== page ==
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Created Date: 7/7/2013 5:12:00 PM

Economic reality bites into society

[6 April 2013] - Several years of economic trouble, with a weak outlook for improvement, have made life increasingly difficult for many Vietnamese.In the piercing cold at sunset, cho nguoi - the labourers market - next to Hanoi National University was in full swing. Hundreds of people were squatting, standing or even lying on the ground. As darkness approached everyone was still waiting and hoping for work.

[6 April 2013] - Several years of economic trouble, with a weak outlook for improvement, have made life increasingly difficult for many Vietnamese.

In the piercing cold at sunset, cho nguoi - the labourers market - next to Hanoi National University was in full swing. Hundreds of people were squatting, standing or even lying on the ground. As darkness approached everyone was still waiting and hoping for work.

Nguyen Van Hoi was among them. The 35-year-old coiled himself for warmth inside a thin coat, waiting for someone to choose him from the crowd. He wanted to earn some cash as he had been unhired since the morning.

After arriving from northern Bac Giang province to Hanoi two years ago, Hoi quit eating breakfasts. "I have to save money. The price for a loaf has doubled from VND5,000 to VND10,000 ($0.24-0.48), while my family's income depends on my hands," he said, showing rough, calloused hands.

His sole labour tools include a shovel and two bamboo baskets loaded on a rusty bike.

Standing next to him was Pham Bich Van, a blue-collar worker from Hanoi's Bac Thang Long Industrial Park. The 28-year-old woman would catch a bus to come back to her "nest" meagerly furnished with a wardrobe, a gas cooker and a wooden box containing her belongings.

"I have to catch buses to save money," said Van who earns VND2.5 million ($120.1) monthly. "My familiar food is tomatoes and tofu, which are cheap. I don't dare to spend much as I have to monthly send money to my home in Thai Nguyen province," said Van who earns VND2.5 million ($120.1) monthly."

In Vietnam, it is easy to find such people like Hoi and Van struggling to keep their life afloat amid economic woes, though the government recently reported that Vietnam's average per capita income has grown from $145 in 1992 to $1,500 in 2012.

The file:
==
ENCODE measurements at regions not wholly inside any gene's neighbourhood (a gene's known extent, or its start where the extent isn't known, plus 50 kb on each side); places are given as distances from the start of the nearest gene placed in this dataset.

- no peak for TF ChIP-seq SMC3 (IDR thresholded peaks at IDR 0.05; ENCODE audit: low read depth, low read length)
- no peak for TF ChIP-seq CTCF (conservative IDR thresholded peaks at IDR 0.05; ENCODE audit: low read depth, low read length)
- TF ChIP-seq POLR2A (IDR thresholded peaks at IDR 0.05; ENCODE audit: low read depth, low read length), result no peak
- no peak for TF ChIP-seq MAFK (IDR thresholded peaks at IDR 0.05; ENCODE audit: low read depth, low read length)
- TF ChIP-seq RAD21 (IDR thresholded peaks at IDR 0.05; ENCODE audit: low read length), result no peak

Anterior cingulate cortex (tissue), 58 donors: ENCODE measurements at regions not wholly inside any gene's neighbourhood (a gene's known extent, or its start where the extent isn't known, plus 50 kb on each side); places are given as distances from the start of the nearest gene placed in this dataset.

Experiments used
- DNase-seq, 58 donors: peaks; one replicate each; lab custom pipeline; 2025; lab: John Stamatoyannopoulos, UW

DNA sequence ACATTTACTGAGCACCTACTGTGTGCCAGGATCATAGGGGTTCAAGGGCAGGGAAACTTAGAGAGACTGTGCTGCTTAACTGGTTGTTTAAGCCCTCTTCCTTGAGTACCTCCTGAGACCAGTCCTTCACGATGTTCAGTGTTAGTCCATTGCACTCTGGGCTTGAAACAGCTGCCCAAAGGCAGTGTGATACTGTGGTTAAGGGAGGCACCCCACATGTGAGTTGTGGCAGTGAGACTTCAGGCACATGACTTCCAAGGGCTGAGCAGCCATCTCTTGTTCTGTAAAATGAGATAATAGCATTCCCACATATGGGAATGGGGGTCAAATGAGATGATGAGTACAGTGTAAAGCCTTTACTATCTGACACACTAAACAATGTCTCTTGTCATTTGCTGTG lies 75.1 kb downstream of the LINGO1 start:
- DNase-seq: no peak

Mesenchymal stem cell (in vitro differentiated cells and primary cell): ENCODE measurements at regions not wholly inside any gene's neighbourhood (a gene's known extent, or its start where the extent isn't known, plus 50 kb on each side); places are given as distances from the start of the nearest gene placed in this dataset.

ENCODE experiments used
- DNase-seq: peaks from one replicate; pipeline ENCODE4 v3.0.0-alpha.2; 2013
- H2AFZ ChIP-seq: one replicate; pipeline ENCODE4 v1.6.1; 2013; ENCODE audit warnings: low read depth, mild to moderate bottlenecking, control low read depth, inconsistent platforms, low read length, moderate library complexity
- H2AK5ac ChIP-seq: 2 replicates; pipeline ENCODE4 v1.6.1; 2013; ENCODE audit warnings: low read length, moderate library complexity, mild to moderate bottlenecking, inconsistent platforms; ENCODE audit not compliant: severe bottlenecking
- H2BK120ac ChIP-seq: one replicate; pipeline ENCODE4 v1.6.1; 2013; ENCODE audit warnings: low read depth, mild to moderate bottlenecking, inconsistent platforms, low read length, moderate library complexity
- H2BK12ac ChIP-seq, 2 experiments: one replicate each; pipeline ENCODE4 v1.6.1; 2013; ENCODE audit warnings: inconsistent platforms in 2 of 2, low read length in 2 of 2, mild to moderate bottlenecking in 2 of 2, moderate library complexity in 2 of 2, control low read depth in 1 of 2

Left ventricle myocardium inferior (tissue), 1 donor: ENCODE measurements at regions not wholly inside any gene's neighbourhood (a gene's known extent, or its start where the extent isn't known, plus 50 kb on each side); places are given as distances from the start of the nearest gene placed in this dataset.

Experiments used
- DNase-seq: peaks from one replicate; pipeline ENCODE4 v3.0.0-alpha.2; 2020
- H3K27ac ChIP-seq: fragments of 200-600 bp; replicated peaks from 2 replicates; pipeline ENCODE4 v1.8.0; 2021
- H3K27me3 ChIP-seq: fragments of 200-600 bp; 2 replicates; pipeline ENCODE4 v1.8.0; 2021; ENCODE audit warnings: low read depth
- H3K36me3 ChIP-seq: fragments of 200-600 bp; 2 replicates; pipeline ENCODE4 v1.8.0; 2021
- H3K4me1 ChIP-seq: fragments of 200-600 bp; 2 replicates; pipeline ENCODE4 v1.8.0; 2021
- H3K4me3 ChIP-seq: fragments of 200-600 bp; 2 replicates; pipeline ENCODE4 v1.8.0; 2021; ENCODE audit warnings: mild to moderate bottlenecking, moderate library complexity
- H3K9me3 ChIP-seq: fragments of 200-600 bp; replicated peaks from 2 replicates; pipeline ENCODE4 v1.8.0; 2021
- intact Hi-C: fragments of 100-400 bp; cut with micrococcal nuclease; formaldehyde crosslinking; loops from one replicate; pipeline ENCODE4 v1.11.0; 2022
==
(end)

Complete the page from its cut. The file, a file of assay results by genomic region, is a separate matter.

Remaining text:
Quality or quantity?

Pham Hong Chuong, an economic expert from Hanoi National Economics University, said at a conference on Vietnam's macroeconomy in early February, 2013 that the government appeared to be pursuing a new economic growth model, in which quality would be focused much more than quantity featured by growth figures.

Growth figures considered to be rather high over the past five years, he said, failed to reflect a better life for many people.

"The numbers of poor people, especially those in big urban areas, are increasing, but their opportunities in access to high quality education and health services or to good jobs remain limited," Chuong said.

The United Nations Development Programme in Vietnam calculated that only 15.2 per cent of Vietnam's total public investment was currently spent on social services and 7.7 per cent on governance, compared to 77.1 per cent for economic growth-related purposes.

Since 2006 the government and localities have found ways to reach their economic growth targets, which are mostly double digits. As a result, all resources had been mobilised to spur growth.

Economic expert Pham The Anh said over the past decade, Vietnam witnessed an average annual growth rate of 24.9 per cent in money supply and an average annual growth rate of 19.3 per cent in public investment.

"This means the government has over-loosened its fiscal policy to reach the economic growth target of 6-7 per cent and a single-digit inflation rate," Anh said. "In other words, Vietnam has used money as an administrative measure to buy its growth."